Northern Africa

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Egypt’s Economic Tightrope

Egypt’s government, under the leadership of Abdel Fattah al-Sisi, is firmly wedged between a rock and a hard place – on the one hand the danger of economic collapse; on the other simmering popular discontent, which could descend into open revolt, at the steps being taken to relieve the problem.

Egyptian President Abdel Fattah el-Sisi has introduced emergency laws following the deaths of 45 Coptic Christians in an Isis attack this weekend Getty

ISIS in the Heart of Egypt Isn’t Sisi’s Biggest Problem

British author Robert Fisk has criticized Egyptian President Abdel Fattah Al-Sisi’s declaration of a state of emergency even without returning to his government, as his predecessors Sadat and Mubarak have done, stressing that this state of emergency will last for at least a year, not three months as Al-Sisi claims. In his article published in the British newspaper The Independent, Fisk saw that the army and police in Egypt failed to keep ISIS organization inside Sinai. The organization is now in Cairo, Alexandria, and perhaps in all poor cities along the Nile Valley. Fisk predicted that we will see more…
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Migrant Slave Trade Is Booming in Libya

Migrant Slave Trade Is Booming in Libya

It’s a mass grave that we don’t need the United Nations to verify. Every day an average of 14 migrants, the vast majority from countries in sub-Saharan Africa, die crossing the Mediterranean. Many more see their European dream turn into a nightmare long before they’re corralled on to flimsy rubber dinghies on Libya’s beaches. They’re the victims of a silent massacre in the Sahara desert – a journey more deadly than the crossing from the coast, according to the International Organisation for Migration.

Egypt: © Photo: Hakim Khatib/MPC Journal

Islamic Media and Religious Change in 1970s Egypt

*This memo was originally drafted as a part of the Islam, Islamists, and the Media in a Changing Middle East workshop held at George Washington University on October 28, 2016. In the mid-1990s, satellite television and the Internet began to spread in the Middle East, permanently altering the previous hierarchy of political and religious authority. While longstanding institutions were not necessarily irrelevant if they used their financial might to acquire a high-tech bully pulpit, they were joined by a broad array of individuals and organizations that carried distinct religious messages and spoke to a mass audience. In tandem, these masses now challenged…
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Egyptian President Promises Change to Ease Pressure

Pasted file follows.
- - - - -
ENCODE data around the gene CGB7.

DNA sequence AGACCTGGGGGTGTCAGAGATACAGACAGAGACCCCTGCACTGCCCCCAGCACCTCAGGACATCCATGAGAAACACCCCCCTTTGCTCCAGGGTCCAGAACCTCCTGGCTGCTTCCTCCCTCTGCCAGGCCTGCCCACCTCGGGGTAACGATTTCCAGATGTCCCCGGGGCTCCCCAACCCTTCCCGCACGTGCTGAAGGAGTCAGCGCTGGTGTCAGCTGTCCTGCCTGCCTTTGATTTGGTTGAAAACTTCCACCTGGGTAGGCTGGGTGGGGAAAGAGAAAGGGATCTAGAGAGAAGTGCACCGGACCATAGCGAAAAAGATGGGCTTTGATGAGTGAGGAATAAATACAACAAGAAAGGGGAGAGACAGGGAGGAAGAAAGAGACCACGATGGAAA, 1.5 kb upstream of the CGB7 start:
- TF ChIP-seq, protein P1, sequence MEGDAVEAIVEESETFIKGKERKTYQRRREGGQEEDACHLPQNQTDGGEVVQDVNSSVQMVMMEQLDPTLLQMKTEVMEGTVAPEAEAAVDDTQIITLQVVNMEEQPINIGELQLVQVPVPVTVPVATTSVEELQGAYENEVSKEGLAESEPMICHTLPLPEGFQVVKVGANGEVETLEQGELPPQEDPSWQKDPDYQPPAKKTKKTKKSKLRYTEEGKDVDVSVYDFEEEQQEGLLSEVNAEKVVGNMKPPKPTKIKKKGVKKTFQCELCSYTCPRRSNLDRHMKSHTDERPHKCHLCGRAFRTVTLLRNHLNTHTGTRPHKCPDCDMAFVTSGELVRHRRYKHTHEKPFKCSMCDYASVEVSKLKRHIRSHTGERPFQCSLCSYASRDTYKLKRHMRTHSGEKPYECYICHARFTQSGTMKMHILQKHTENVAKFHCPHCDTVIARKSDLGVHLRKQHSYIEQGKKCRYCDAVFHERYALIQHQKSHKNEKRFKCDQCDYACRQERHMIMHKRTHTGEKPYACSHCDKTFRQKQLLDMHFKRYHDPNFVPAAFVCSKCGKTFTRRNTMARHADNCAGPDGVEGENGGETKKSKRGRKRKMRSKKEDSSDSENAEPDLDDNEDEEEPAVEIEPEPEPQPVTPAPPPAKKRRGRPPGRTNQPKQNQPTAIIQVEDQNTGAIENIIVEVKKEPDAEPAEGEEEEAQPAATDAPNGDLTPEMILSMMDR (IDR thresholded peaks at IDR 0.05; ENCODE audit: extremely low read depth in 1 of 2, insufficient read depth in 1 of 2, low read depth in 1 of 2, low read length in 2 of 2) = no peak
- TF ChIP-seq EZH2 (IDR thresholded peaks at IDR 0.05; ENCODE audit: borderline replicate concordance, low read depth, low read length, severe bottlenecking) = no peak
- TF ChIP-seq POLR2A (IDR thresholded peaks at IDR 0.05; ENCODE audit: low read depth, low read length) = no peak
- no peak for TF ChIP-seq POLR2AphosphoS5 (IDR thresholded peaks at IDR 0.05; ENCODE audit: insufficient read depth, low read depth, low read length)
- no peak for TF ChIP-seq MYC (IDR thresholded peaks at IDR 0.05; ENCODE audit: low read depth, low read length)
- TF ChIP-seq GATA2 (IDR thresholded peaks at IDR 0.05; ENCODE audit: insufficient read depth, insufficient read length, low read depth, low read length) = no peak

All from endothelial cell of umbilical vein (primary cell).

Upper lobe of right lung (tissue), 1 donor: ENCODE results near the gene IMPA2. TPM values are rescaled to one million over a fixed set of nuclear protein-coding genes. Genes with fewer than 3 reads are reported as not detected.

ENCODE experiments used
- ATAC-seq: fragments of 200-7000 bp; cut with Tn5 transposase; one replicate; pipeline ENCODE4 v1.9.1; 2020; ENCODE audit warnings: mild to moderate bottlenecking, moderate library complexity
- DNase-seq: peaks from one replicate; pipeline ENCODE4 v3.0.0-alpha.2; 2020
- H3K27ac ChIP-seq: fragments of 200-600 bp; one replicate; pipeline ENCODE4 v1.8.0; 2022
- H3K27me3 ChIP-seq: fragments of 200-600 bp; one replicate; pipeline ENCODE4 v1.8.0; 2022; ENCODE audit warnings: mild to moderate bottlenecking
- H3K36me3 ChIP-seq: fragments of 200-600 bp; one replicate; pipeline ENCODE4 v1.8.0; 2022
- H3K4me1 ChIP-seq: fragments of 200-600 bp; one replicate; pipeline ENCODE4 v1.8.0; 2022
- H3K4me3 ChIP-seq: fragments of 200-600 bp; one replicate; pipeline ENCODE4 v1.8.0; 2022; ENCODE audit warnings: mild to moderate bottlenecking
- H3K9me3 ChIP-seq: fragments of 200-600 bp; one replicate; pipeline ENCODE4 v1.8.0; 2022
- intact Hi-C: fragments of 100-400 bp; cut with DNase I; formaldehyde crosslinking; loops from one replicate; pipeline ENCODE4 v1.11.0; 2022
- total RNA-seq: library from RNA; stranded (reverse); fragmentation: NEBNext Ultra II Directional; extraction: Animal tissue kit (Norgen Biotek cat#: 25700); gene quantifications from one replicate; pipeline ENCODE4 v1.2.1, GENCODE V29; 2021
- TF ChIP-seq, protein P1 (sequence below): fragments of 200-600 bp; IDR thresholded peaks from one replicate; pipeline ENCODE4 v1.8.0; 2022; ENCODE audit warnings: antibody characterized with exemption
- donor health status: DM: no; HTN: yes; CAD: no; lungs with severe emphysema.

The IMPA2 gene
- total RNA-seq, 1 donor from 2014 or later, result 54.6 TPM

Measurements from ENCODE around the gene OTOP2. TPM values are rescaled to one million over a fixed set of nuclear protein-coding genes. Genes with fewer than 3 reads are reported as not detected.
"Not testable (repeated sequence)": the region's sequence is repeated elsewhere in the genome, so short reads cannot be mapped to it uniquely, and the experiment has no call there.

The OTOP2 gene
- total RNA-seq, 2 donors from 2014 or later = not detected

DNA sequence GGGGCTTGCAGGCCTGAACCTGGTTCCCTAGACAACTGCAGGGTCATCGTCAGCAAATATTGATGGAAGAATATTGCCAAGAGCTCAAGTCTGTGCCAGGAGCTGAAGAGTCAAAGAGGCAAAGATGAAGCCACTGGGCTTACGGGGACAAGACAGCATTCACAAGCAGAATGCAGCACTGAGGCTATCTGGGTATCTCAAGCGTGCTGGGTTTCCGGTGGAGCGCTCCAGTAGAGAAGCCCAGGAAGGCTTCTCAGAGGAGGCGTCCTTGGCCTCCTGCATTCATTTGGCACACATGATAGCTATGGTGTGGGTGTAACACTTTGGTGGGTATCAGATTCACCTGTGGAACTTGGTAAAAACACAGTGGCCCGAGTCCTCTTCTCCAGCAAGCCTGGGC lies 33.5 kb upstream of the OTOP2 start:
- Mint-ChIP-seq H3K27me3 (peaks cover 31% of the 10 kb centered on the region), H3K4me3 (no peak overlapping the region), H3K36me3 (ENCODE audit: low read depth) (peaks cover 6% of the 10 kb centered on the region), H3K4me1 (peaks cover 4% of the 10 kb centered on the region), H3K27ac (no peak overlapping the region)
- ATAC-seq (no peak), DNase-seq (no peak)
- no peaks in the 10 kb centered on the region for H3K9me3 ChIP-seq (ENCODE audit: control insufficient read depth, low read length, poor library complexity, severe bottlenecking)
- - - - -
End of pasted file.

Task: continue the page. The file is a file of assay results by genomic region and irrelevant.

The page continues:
Faced with a drop in popularity, intermittent protests against rising prices, and calls for a mass anti-government demonstration, Egyptian general-turned-president Abdel Fattah Al-Sisi, is seeking to appease the country’s youth, soccer fans and activists with promises of change.

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Al-Sisi Seizes the Lead in the Peace Process

President Fattah al-Sisi of Egypt is a man of vision.   In addition to his ambitions for his own country, there is mounting evidence that he aims to build a positive legacy for himself in the wider Middle East. He seems to have set his sights on promoting not only a new peace-making initiative between Israel and the Palestinians, but a further effort to bridge the apparently irreconcilable differences between the two wings of the Palestinian body politic, Hamas and Fatah. It was in a determined counter-attack on the terror-based Islamism represented by the Muslim Brotherhood and its affiliates that Sisi…
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Religious Conservatism Redefines Symbolism of National Sports Teams

Religious Conservatism Redefines Symbolism of National Sports Teams

Over the past decade, religiosity and religious intolerance have seeped into national sports teams in Pakistan and Egypt, societies that have been wracked by faith-based narrow-mindedness and political fanaticism. The trend is exemplified by two national team managers, a controversial Pakistani cricket captain and a storied Egyptian midfielder-turned-glorified-soccer coach. The trend reflects the devastating impact of religious and/or political intolerance in Pakistan and Egypt. It has redefined the symbolism of Pakistan’s national cricket team and Egypt’s national soccer squad. Governments as well as national and international sports associations have encouraged the trend by failing to enforce good governance. Both managers,…
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Egyptian fans carry placards and the national flag (AFP)

Egypt Inches Towards Return of Militant Fans to Stadium Terraces

Egypt may be inching towards a return to the stands of soccer fans, who played a key role in the 2011 toppling of President Hosni Mubarak and have been barred entry into stadiums for much of the last five years. Clubs, players and fans see a June 28 CAF Champions League match between storied Cairo club Al Ahli SC and Ivory Coast’s ASEC Mimosas Abidjan as a dry run for a gradual lifting of the ban that has repeatedly sparked at times deadly clashes between militant, street battle-hardened fans and security forces. International matches have been largely exempted from the…
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